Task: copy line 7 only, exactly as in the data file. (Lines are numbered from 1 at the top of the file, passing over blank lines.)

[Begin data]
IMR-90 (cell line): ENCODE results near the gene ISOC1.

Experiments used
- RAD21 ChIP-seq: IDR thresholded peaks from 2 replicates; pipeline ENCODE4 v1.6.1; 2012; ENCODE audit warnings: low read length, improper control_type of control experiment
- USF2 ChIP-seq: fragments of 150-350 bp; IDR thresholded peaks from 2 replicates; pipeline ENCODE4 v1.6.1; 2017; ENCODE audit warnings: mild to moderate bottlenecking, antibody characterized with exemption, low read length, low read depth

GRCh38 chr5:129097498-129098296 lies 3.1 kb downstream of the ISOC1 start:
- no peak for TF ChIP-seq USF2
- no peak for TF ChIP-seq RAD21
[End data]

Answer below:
- no peak for TF ChIP-seq RAD21